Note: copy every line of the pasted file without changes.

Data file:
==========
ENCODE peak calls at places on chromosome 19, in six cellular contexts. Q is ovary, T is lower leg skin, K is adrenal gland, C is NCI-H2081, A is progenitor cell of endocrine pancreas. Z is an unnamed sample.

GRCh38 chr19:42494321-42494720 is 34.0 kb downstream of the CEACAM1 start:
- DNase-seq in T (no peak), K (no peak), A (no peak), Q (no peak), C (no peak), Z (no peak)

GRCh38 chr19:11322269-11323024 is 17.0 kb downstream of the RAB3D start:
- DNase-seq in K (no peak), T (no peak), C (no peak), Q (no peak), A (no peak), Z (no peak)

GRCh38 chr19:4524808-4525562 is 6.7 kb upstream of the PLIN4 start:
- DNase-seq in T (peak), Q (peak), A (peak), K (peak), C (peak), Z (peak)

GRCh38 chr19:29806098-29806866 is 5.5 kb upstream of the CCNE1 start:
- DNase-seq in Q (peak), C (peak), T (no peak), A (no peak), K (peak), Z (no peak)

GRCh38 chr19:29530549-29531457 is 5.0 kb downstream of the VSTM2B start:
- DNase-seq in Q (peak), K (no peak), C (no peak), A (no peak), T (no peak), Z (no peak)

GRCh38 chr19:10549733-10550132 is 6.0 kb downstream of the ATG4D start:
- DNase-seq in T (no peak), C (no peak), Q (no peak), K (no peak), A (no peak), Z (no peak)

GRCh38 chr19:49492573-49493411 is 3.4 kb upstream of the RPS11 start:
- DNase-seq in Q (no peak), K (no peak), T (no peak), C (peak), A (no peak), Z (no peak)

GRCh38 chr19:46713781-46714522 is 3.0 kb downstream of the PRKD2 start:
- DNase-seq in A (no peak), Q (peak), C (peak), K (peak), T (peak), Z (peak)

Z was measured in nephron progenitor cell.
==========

ENCODE peak calls at places on chromosome 19, in six cellular contexts. Q is ovary, T is lower leg skin, K is adrenal gland, C is NCI-H2081, A is progenitor cell of endocrine pancreas. Z is an unnamed sample.

GRCh38 chr19:42494321-42494720 is 34.0 kb downstream of the CEACAM1 start:
- DNase-seq in T (no peak), K (no peak), A (no peak), Q (no peak), C (no peak), Z (no peak)

GRCh38 chr19:11322269-11323024 is 17.0 kb downstream of the RAB3D start:
- DNase-seq in K (no peak), T (no peak), C (no peak), Q (no peak), A (no peak), Z (no peak)

GRCh38 chr19:4524808-4525562 is 6.7 kb upstream of the PLIN4 start:
- DNase-seq in T (peak), Q (peak), A (peak), K (peak), C (peak), Z (peak)

GRCh38 chr19:29806098-29806866 is 5.5 kb upstream of the CCNE1 start:
- DNase-seq in Q (peak), C (peak), T (no peak), A (no peak), K (peak), Z (no peak)

GRCh38 chr19:29530549-29531457 is 5.0 kb downstream of the VSTM2B start:
- DNase-seq in Q (peak), K (no peak), C (no peak), A (no peak), T (no peak), Z (no peak)

GRCh38 chr19:10549733-10550132 is 6.0 kb downstream of the ATG4D start:
- DNase-seq in T (no peak), C (no peak), Q (no peak), K (no peak), A (no peak), Z (no peak)

GRCh38 chr19:49492573-49493411 is 3.4 kb upstream of the RPS11 start:
- DNase-seq in Q (no peak), K (no peak), T (no peak), C (peak), A (no peak), Z (no peak)

GRCh38 chr19:46713781-46714522 is 3.0 kb downstream of the PRKD2 start:
- DNase-seq in A (no peak), Q (peak), C (peak), K (peak), T (peak), Z (peak)

Z was measured in nephron progenitor cell.